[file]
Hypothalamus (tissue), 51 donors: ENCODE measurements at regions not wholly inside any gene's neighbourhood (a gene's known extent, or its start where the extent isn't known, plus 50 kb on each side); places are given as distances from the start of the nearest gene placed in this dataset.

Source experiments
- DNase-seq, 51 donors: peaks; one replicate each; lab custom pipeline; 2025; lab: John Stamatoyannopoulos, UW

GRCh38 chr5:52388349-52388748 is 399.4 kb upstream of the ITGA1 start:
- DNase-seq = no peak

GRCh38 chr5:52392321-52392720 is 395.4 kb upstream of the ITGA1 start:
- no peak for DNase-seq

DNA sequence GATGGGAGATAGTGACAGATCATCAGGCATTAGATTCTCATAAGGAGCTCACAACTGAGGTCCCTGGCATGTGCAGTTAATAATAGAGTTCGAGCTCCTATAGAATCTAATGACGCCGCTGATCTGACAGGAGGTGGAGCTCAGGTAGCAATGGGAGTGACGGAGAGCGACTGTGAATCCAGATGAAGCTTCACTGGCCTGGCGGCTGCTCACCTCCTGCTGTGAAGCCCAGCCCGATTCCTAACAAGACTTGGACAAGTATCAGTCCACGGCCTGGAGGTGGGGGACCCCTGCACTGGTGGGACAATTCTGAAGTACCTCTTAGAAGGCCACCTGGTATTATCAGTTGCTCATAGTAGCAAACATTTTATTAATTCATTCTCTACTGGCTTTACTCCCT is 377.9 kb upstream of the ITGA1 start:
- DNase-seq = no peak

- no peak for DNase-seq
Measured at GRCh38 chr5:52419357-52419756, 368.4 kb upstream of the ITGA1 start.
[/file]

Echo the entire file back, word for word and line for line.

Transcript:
Hypothalamus (tissue), 51 donors: ENCODE measurements at regions not wholly inside any gene's neighbourhood (a gene's known extent, or its start where the extent isn't known, plus 50 kb on each side); places are given as distances from the start of the nearest gene placed in this dataset.

Source experiments
- DNase-seq, 51 donors: peaks; one replicate each; lab custom pipeline; 2025; lab: John Stamatoyannopoulos, UW

GRCh38 chr5:52388349-52388748 is 399.4 kb upstream of the ITGA1 start:
- DNase-seq = no peak

GRCh38 chr5:52392321-52392720 is 395.4 kb upstream of the ITGA1 start:
- no peak for DNase-seq

DNA sequence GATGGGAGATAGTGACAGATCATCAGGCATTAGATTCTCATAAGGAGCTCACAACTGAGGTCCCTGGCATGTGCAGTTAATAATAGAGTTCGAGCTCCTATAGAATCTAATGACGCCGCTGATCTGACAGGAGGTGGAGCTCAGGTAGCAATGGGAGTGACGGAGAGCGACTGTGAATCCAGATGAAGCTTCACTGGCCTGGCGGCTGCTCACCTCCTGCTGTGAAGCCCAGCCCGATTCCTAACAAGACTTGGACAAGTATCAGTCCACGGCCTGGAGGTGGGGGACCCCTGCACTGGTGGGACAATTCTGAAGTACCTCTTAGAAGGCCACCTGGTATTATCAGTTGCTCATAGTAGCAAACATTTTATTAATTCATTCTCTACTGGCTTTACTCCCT is 377.9 kb upstream of the ITGA1 start:
- DNase-seq = no peak

- no peak for DNase-seq
Measured at GRCh38 chr5:52419357-52419756, 368.4 kb upstream of the ITGA1 start.